Denali (formerly called Mt. McKinley) is North America’s tallest mountain. Recent measurements put the summit at slightly higher than its previously recorded height of 20, 320 feet! It is the dominant feature of the Alaska Range horizon and its north and south summits can be seen from hundreds of miles away. As one of Alaska’s greatest icons, it lures thousands of tourists to Alaska with hopes of getting a glimpse of the often cloud obstructed massif. All of the Denali photos here are available to license as stock photography for commercial use or for purchase as fine art prints to decorate your home or office.
The Name: Denali or McKinley
The Alaska native Koyukon people have referred to the mountain as “Denali” for centuries. It was only in recent times (1896) that a gold prospector named it “Mount McKinley” after the presidential candidate William McKinley. In August 2015, following the state of Alaska’s congressional leaders, the U.S. Department of the Interior under the Obama administration officially changed the name back to its First Nations heritage name of Denali. During his 2016 presidential election campaign, Donald Trump threatened—idiosyncratically—to revert the name back to McKinley, ostensibly for political reasons. Following his election, it currently retains its Denali name. Even during its temporary name status of Mt. McKinley, most Alaskans referred to the mountain as Denali anyway. This is likely to be the case in spite of what politicians choose to call it in the future.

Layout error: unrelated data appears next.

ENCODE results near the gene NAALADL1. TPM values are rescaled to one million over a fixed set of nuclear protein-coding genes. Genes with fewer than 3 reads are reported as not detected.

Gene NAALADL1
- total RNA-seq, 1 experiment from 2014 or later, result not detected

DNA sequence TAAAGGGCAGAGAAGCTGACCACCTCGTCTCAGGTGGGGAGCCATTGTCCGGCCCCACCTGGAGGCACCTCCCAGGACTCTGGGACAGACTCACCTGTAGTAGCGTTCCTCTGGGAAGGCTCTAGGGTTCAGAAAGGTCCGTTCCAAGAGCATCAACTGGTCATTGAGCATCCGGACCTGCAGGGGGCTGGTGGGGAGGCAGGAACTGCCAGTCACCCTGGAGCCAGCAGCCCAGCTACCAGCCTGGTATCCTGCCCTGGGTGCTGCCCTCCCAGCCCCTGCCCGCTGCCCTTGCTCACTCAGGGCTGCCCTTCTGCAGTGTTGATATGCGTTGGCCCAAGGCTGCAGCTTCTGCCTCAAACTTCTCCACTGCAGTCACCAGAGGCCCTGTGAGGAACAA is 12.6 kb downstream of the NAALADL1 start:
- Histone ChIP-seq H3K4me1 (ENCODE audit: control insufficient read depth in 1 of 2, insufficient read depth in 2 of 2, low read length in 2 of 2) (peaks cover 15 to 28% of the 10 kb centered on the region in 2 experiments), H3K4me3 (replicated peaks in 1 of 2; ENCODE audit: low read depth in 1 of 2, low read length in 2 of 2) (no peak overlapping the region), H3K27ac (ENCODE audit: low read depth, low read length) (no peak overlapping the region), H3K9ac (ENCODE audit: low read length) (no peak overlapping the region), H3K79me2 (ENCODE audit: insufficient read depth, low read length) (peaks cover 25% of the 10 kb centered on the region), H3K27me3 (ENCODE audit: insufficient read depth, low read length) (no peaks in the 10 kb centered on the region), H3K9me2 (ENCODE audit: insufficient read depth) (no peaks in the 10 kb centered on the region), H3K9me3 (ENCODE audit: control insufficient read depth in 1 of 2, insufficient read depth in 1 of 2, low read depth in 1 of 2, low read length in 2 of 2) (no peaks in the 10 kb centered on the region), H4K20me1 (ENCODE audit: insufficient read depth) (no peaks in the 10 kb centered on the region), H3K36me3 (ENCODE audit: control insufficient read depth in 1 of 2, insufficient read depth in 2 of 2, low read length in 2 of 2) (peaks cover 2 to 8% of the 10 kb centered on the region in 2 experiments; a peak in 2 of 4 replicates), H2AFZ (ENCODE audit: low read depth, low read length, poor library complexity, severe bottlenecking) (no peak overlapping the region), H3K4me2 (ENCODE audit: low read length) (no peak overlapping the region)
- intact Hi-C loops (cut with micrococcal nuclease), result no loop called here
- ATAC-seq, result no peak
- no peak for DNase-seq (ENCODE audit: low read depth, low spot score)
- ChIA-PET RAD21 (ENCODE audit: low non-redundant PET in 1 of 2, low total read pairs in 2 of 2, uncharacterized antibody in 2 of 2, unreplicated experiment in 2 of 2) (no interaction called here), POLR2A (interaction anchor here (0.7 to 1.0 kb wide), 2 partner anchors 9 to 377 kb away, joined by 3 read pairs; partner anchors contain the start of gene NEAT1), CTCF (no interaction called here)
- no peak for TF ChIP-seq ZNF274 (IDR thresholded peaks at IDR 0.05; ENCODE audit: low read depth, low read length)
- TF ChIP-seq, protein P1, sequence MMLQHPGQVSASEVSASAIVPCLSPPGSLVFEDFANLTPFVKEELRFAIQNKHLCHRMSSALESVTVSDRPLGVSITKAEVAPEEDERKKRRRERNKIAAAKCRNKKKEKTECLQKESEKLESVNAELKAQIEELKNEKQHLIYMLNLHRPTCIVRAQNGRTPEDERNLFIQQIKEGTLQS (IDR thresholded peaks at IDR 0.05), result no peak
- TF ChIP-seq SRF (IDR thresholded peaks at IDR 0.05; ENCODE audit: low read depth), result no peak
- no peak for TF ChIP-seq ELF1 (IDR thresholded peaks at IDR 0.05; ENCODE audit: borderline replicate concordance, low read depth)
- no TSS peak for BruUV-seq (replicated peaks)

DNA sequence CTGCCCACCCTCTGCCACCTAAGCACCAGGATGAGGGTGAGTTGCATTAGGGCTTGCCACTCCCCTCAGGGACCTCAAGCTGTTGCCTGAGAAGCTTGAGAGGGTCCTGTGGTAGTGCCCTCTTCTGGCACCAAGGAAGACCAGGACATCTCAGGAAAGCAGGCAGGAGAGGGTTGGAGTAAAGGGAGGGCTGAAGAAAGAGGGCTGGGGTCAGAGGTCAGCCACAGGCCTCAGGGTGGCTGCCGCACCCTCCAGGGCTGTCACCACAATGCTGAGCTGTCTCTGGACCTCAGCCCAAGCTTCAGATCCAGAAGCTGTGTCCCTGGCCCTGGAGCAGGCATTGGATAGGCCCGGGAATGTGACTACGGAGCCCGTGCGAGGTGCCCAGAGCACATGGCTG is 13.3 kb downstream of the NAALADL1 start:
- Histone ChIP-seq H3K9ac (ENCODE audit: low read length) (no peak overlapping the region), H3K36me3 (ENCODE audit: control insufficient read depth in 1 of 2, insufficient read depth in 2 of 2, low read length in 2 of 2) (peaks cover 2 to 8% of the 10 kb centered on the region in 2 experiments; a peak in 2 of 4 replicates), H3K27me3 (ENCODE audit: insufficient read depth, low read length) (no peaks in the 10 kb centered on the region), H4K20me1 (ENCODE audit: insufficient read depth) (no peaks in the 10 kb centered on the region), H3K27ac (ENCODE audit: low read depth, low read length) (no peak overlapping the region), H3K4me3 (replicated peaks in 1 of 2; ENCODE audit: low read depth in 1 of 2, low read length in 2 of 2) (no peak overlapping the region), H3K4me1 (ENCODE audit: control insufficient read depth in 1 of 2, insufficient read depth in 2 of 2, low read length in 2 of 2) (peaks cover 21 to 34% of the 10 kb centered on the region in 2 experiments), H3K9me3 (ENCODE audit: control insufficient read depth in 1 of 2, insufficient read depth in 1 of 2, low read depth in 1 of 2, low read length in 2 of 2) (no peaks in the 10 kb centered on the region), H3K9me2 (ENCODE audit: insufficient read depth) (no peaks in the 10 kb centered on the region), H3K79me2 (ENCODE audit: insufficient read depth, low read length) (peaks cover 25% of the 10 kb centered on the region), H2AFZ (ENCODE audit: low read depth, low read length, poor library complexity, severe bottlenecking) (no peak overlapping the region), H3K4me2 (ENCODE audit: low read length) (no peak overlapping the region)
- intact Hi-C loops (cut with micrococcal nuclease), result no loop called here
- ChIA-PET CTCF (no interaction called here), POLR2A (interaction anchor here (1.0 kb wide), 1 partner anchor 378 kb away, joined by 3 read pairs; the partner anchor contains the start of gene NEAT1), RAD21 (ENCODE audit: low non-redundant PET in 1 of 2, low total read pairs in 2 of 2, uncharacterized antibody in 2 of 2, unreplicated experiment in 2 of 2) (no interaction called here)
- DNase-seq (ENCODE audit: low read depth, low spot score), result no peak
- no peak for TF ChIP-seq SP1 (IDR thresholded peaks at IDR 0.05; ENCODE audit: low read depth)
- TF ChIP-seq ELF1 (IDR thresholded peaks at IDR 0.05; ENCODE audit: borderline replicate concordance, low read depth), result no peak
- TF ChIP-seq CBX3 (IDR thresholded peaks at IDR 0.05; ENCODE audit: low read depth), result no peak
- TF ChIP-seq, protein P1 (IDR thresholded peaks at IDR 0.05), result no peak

Denali is among the tallest three mountains in the world when measured vertically from base to peak. Using this measurement, it is significantly taller than mount Mount Everest. Mt. Denali has two prominent peaks that span across its very broad summit. The South Summit is the highest at 20,320 feet, and Denali’s North Summit is 19,470 feet.
Mountain climbers come from all over the world for an attempt to summit this great mountain. Expeditions can last three weeks and the mountain holds a notorious reputation for severe and quickly changing weather. Most climbers base out of the small town of Talkeetna to the south. From here they board a small plane outfitted with skis that can land at the base camp on the Ruth Glacier, at approximately 10,000 feet altitude. From this rather large and sophisticated base camp, they begin their ascent of the mountain setting up a series of smaller, individual base camps along the way. The choice to make a summit attempt is a strategic decision based on many factors and usually happens in a 24 hour period.
Weather and Climate
Denali is such a monstrous geological landmark that it creates its own weather. Extreme wind speeds mixed with frigid cold weather make for a dangerous and harsh environment. Temperatures of -75.5 degrees Fahrenheit have been recorded, with wind chills well below -100 degrees Farenheight. The tales of mountaineers surviving extreme weather on its high altitude slopes fill many books. Other climbers who came under the spell of this great mountain fell victim to its slopes and never returned. They remain on the rock and snowy slopes, or fissured crevasses of surrounding glaciers. Nearly every year, lives are lost on the mountain.